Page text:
Residential Magazine

A new playbook on Black homeownership

By Jim Davis

When the Fair Housing Act of 1968 turned 50, the obvious question was how effective it was at raising the Black homeownership rate in America. Turns out, not very.

The landmark law prohibited discrimination in the sale, rental and financing of housing. On the half-century anniversary of the law in 2018, news article after news article pointed out that the Black homeownership rate was nearly the same as it was when it was legal for the industry to discriminate.
This came on the heels of a groundbreaking book, “The Color of Law,” which made a compelling case that past government policies at all levels hindered Black homebuying activities. Published in 2017, the book argues that the aftereffects of these policies continue to undermine the ability of Black families to buy homes and build wealth.
Against this backdrop, policymakers, housing advocates and others renewed their efforts to increase the Black homeownership rate specifically — and the homeownership rate for people of color in general. The Black homeownership rate was 44.6% in second-quarter 2021 and has consistently trailed the white homeownership rate by 25 to 30 percentage points for decades.
One of the most attention-grabbing efforts occurred in Evanston, Illinois, where a reparations program was created to give housing grants of up to $25,000, but only to a narrow few — African Americans who were residents or direct descendants of a resident of the city from 1919 to 1969.

Many are recognizing that the future of our economy depends on growing homeownership for people of color.

Bryan Greene, vice president of policy advocacy, National Association of Realtors
A larger-scale effort comes from a partnership of some of the biggest names in U.S. housing, mortgage finance and civil rights. These groups have formed the Black Homeownership Collaborative, which aims to increase the net number of homes owned by African Americans by 3 million by 2030, or from 6.46 million to 9.46 million. This goal, if achieved, also would push the Black homeownership rate above 50% for the first time.
“We wanted to find a number that was audacious,” says David Dworkin, president and CEO of the National Housing Conference. “It could not be reached without significant change, but with that change, the market would be able to reach that goal.”
Groups involved include the Mortgage Bankers Association (MBA), NAACP, National Association of Realtors (NAR), National Association of Real Estate Brokers, National Fair Housing Alliance, National Housing Conference and National Urban League.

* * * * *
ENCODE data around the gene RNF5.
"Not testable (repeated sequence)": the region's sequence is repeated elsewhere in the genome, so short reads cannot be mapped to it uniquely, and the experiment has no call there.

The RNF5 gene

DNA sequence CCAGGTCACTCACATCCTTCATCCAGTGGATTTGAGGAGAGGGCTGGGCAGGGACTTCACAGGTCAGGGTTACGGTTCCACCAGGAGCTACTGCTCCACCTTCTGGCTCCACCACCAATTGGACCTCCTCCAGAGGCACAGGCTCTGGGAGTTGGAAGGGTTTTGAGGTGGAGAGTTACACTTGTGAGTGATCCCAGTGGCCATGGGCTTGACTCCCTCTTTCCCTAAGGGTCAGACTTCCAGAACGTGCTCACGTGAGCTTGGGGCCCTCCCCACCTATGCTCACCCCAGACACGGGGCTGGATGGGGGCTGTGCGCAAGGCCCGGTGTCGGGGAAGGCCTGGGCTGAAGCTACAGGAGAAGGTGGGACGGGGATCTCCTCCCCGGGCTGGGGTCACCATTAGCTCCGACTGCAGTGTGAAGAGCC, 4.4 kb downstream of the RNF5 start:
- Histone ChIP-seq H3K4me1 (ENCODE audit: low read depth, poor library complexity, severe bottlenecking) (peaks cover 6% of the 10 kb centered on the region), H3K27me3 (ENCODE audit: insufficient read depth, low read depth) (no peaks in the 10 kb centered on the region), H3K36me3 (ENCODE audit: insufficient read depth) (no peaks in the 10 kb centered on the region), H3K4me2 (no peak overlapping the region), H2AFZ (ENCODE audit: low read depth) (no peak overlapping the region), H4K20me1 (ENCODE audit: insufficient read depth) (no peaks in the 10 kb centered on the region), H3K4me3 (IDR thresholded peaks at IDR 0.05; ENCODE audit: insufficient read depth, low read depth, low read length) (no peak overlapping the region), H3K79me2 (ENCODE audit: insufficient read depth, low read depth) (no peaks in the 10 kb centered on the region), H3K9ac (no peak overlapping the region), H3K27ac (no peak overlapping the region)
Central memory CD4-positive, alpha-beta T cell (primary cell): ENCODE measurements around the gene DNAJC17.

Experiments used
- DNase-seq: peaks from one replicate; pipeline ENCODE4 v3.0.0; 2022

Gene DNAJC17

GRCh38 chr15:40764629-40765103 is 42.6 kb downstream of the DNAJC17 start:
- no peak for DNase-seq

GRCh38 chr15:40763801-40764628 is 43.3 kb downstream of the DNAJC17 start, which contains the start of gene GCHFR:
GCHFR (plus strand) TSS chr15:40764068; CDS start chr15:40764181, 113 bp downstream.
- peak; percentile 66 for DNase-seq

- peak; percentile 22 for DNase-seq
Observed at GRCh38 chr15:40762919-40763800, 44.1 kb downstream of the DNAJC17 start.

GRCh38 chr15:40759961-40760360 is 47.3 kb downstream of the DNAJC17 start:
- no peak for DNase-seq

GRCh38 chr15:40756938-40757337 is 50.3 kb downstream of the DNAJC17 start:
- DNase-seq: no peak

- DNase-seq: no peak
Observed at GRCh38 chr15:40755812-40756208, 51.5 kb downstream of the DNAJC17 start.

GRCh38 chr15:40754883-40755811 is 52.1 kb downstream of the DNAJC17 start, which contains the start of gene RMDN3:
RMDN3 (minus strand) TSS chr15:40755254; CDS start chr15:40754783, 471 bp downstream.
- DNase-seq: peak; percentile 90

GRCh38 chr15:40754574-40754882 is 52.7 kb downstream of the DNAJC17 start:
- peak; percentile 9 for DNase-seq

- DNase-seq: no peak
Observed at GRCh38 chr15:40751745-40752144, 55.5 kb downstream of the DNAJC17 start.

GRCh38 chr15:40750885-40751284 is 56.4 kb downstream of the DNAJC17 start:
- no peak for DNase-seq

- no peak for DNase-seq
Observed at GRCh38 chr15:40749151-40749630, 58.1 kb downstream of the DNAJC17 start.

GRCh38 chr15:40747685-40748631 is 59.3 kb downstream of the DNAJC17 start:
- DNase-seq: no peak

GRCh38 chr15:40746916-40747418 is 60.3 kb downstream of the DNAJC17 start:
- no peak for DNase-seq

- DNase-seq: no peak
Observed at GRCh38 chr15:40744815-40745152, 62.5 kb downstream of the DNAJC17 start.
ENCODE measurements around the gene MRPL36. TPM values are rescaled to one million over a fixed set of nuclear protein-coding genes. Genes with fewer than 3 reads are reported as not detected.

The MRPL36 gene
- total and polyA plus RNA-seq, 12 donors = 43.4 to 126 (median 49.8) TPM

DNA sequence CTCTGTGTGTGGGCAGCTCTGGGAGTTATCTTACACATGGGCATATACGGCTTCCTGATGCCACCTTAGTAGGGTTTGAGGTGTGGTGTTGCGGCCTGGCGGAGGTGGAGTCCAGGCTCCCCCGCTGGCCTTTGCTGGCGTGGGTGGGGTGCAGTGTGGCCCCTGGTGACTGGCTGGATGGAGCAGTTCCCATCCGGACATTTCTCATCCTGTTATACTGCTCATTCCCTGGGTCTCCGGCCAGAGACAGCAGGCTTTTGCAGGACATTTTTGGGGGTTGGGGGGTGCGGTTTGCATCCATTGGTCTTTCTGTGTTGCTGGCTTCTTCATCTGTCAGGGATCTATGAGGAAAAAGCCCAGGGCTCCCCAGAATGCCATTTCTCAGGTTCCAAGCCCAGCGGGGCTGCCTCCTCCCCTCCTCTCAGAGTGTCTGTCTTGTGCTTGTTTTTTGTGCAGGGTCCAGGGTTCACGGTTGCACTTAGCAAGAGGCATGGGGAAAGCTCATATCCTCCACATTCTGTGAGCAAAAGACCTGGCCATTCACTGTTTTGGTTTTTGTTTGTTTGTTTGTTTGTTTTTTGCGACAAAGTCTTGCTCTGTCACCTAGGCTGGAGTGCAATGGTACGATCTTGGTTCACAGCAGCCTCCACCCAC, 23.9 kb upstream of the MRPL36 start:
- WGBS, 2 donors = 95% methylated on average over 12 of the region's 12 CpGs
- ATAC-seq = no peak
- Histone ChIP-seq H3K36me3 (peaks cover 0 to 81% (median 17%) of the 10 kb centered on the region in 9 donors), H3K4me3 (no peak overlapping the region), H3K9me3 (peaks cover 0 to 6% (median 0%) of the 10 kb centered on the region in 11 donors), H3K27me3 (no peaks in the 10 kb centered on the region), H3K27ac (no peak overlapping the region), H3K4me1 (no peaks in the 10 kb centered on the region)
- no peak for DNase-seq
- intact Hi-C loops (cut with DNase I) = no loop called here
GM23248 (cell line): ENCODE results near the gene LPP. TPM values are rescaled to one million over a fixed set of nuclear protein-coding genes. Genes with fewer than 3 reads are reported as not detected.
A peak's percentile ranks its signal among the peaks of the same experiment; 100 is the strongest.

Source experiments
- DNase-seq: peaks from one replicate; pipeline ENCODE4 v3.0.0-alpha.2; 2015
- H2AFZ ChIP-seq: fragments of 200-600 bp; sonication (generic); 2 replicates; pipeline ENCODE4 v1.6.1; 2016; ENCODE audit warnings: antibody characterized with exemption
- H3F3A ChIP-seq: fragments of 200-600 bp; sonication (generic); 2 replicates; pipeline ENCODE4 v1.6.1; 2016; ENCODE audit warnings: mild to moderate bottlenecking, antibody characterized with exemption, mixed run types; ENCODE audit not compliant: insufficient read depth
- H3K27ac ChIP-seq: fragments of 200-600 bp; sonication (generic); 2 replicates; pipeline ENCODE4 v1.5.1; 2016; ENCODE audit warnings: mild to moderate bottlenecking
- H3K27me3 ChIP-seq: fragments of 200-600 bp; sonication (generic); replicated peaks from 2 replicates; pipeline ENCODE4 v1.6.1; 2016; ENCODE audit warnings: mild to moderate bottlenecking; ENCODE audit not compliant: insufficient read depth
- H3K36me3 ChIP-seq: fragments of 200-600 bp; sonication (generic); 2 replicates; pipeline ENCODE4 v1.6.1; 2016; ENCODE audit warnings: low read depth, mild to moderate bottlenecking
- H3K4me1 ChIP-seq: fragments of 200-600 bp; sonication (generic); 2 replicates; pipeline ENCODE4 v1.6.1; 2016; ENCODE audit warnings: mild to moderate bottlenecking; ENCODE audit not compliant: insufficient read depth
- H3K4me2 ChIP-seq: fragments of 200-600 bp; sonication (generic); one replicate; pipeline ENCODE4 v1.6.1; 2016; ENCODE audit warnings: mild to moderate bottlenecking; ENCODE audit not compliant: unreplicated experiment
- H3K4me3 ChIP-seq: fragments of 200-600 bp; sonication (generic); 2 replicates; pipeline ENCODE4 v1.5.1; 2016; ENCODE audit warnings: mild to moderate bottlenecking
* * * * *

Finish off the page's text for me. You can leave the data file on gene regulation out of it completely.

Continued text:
“Many are recognizing that the future of our economy depends on growing homeownership for people of color — not just African Americans but Hispanics as well as Asians,” says Bryan Greene, NAR’s vice president of policy advocacy. “The white homeownership rate, it’s hard to know how much higher it can go. If we’re going to see growth in the market, it’s largely going to be from other demographic groups.”
The groups started working behind the scenes two years ago. The Black Homeownership Collaborative was unveiled in summer 2021.
“The Black homeownership gap has been a decades-long, persistent challenge,” says Steve O’Connor, MBA’s senior vice president for affordable-housing initiatives. “The thinking was, it’s going to take a unified effort … from industry, from the nonprofit community, housing advocates and others coming together, developing a playbook and then executing on that playbook.”
The groups outlined a seven-point plan to increase the Black homeownership rate, including downpayment assistance, homeownership sustainability, housing production, and marketing and outreach specifically to communities of color.
Efforts such as these are invariably criticized as “attempting to qualify people who are the poorest of the poor,” Greene says. He points to NAR’s 2021 Snapshot of Race and Home Buying in America report, which shows the typical Black homebuyer was just as educated as the typical white homebuyer but also more likely to be burdened with student debt and less likely to rely on proceeds from a previously owned home.
“We’re actually trying to ensure that people who are busting their butts and doing a lot more in many cases than the average American can achieve the same thing,” Greene says.
Black homeownership actually made strong gains in the 1990s and early 2000s. But people of color were disproportionately hurt by the housing crisis and targeted by predatory lenders, Greene says. This has made these households wary of the mortgage industry.
Outside forces also will play a role for both good and ill. Fannie Mae’s decision to consider rental-payment history in the mortgage process will help qualify lower-income and minority borrowers. But stories of appraisal bias could discourage people of color from even attempting to fulfill the American dream.
Should people be skeptical about a goal set to be achieved in 2030? Dworkin says the Black Homeownership Collaborative will do quarterly reviews internally and release annual updates.
“I would say, come back next year and judge our progress,” Dworkin says. “Come back the year after and judge our progress, and come back again and judge our progress.” ●


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